My weekly movie reviews. You can also read these on letterboxd.


Let’s Get Harry (1986)

Rating: 3.5 out of 5 Stars

This forgotten 80s action film is better than it has any right to be, especially with an Alan Smithee credit. According to what I’ve read, director Rosenberg took his name off the picture because of the intro and scenes throughout added to take advantage of Mark Harmon’s rising stardom. The thing is, the studio was right even if they did it for the wrong reasons. I can’t imagine what the movie would be without first seeing who Harry is and then watching him nearly get killed the whole movie while his friends are trying to get him?

I’m a sucker for men-on-a-mission movies so this film played to my taste but beyond some silly, contrived moments it has a lot of good going for it. First, there’s Robert Duvall as the professional soldier. He’s in 80s Duvall mode, having settled into his acting persona and playing it to great effect. He’s the heart of the film when he’s on screen and off. Gary Busey plays a maniac and there’s no surprise that he does that well. I loved his car dealer/big game hunting persona, especially in the scene when he decides to torture a South American female captive. And the rest of the not-so-wild bunch aren’t bad either, including an appearance from Glenn Frey of The Eagles as the coke-snorting member of the ensemble.

The action is well-staged, the soundtrack is great (if you love the era), and the characters are written and played just well enough for us to truly care about them.

Watched on Tubi


The Soldier (1982)

Rating: 3 out of 5 Stars

What writer/director James Glickenhaus tries to create with The Soldier is an American alternative to James Bond. And he’s nearly successful.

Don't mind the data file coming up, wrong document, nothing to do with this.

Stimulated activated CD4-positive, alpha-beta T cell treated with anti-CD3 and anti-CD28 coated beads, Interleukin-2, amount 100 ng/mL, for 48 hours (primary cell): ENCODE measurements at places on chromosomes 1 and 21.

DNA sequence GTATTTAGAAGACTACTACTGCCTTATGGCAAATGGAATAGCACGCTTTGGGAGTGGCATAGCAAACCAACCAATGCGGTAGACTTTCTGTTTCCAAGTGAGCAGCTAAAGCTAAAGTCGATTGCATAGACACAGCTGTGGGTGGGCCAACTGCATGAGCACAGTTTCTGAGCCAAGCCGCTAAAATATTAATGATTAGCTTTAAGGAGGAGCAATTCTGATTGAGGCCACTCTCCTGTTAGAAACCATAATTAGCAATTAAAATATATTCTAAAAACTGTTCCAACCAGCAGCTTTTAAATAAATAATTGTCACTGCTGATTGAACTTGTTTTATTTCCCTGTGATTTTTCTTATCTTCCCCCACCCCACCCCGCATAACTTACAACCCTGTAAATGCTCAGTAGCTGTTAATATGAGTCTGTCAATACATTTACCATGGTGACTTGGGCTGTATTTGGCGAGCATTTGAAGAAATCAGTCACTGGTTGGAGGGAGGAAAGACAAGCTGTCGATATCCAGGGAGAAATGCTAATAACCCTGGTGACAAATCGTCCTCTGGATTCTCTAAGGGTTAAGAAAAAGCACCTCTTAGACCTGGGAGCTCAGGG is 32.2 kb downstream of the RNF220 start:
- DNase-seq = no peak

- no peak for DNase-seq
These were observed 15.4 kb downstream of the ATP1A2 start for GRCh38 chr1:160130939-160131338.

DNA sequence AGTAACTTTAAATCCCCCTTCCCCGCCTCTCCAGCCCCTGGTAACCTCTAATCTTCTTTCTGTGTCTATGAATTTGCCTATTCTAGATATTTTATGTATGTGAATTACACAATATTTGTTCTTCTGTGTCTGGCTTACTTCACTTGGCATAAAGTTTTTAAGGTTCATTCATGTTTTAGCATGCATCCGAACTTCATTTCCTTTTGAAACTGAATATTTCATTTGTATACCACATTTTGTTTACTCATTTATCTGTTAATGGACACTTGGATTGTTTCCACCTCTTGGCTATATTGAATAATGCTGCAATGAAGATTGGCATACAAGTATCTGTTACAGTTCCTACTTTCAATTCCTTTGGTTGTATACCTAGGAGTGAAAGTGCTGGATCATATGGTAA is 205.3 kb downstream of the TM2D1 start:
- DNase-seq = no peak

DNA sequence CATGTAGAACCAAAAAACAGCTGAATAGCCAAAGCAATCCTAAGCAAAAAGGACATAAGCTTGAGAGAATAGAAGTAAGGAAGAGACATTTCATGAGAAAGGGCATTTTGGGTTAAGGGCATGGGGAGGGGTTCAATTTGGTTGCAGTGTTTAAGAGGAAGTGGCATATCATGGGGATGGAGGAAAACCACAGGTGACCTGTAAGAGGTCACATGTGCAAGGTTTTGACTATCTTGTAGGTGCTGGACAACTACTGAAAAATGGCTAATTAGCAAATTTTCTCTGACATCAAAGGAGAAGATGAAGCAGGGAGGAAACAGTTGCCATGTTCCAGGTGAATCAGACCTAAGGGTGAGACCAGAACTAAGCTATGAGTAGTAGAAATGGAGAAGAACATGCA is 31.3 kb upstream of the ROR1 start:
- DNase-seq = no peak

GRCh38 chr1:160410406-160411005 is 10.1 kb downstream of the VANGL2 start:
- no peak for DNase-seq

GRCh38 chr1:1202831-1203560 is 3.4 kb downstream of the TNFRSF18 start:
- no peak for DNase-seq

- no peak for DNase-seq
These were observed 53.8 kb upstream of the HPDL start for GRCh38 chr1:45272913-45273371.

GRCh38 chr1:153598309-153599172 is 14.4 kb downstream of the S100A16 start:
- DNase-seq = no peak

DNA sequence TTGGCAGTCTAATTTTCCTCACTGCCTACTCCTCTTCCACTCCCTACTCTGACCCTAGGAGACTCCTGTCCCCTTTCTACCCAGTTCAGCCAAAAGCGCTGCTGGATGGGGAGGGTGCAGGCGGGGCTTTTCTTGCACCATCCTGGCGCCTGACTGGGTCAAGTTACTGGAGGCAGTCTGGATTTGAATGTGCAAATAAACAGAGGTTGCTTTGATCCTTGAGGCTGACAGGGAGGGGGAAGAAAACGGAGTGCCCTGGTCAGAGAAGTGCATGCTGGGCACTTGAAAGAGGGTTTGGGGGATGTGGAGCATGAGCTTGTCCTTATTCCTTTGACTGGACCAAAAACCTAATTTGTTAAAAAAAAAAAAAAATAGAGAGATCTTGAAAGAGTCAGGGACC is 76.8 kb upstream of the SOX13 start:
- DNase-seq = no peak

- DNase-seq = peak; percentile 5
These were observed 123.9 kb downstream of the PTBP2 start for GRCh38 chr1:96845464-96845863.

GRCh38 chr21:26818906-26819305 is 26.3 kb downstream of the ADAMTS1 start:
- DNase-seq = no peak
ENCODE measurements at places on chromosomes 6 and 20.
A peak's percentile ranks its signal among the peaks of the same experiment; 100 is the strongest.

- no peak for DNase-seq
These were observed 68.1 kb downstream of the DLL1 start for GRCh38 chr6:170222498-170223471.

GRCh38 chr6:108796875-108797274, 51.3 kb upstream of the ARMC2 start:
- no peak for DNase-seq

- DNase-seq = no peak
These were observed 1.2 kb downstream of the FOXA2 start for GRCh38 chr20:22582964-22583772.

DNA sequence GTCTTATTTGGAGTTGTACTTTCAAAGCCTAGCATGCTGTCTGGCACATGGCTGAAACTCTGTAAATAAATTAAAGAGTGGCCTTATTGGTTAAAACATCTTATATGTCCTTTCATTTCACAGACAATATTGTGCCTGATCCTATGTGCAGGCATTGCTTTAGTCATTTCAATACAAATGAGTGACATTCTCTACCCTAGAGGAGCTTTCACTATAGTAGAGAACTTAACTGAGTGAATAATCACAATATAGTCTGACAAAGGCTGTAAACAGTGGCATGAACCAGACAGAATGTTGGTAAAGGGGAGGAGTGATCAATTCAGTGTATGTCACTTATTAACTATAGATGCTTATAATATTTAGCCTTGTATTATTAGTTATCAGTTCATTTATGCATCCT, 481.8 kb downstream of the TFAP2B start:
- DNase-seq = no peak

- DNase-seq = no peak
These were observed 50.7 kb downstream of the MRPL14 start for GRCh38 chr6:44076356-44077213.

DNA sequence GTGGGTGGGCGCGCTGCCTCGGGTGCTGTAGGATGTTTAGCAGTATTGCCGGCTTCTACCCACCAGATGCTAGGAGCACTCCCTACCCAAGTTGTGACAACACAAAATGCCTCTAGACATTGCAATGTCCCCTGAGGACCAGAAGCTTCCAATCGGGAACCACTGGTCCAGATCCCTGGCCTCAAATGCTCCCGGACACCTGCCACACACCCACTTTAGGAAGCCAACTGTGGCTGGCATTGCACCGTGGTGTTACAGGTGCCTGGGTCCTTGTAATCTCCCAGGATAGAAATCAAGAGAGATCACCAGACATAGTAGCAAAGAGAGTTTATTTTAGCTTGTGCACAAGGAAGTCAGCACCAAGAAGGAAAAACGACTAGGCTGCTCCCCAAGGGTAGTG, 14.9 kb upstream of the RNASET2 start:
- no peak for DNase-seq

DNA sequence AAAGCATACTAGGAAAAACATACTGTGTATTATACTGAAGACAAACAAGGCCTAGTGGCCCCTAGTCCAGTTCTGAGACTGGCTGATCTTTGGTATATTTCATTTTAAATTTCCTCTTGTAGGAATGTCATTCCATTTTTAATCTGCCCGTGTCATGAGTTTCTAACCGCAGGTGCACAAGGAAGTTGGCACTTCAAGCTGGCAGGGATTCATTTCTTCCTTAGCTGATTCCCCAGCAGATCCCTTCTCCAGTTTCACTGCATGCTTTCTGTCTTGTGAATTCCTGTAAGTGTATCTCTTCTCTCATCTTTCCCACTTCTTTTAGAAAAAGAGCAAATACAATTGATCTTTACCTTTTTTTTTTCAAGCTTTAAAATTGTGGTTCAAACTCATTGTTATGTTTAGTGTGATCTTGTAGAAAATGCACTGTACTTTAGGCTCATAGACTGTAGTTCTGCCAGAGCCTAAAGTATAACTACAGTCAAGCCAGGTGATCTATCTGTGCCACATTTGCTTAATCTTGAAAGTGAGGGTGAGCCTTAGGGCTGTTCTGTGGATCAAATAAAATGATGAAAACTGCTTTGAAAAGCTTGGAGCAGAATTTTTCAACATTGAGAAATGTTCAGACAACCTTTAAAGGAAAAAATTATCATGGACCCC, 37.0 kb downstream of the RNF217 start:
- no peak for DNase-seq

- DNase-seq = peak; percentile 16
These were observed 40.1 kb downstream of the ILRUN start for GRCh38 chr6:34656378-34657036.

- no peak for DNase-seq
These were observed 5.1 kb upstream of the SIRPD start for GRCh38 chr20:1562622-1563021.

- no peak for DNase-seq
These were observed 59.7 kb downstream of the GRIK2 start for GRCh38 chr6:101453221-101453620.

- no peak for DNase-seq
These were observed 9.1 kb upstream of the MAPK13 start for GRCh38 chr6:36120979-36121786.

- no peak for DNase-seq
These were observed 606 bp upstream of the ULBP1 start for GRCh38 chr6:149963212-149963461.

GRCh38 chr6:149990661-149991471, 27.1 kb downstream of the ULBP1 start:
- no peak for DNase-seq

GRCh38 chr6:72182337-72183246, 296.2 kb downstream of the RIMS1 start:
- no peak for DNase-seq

The film has all the elements: international locations, a ski chase scene, a couple car chase scenes, a take-over-the-world plot (though toned down compared to the other franchise), and an attractive lead who can kick ass and woo women. It’s a smarter affair than the Bond movies, trying to weave serious political issues into the narrative and clearly promoting a pro-Israel message. The results are mixed. On one level, it’s lots of fun especially during its most exaggerated moments. But the last quarter is anti-climactic, leaving the viewer with an uninspired ending. After the set up Glickenhaus gives us the rest of the film, they needed a bigger bang to finish the film.

I like Ken Wahl a lot as a performer but feel that this early he still hadn’t figured out his screen presence yet. It would have been interesting to see him develop the character over a series of movies. The rest of the cast is mostly forgettable beyond cameos from Klaus Kinski and George Strait (never thought I’d say those two names if in the same sentence).

If you enjoy action films and the 80s era, this might be worth a look for you.

Watched on Tubi.


McBain (1991)

Rating: 3 out of 5 Stars

I would never guess from the title and poster for McBain that it would be a men-on-a-mission movie similar to Uncommon Valor and the other, superior Walken war adventure The Dogs of War. The other surprise is that this 80s action film is better than it should be. It’s a consistently entertaining shoot ’em up that plays with political themes of the era. If I have one complaint it’s actually Walken who sleepwalks through his lead role. Michael Ironside, who gets far less screen time, would have been a more interesting protagonist. If you’re a fan of 80s genre pictures, this is worth a one-time watch.

Watched on Tubi.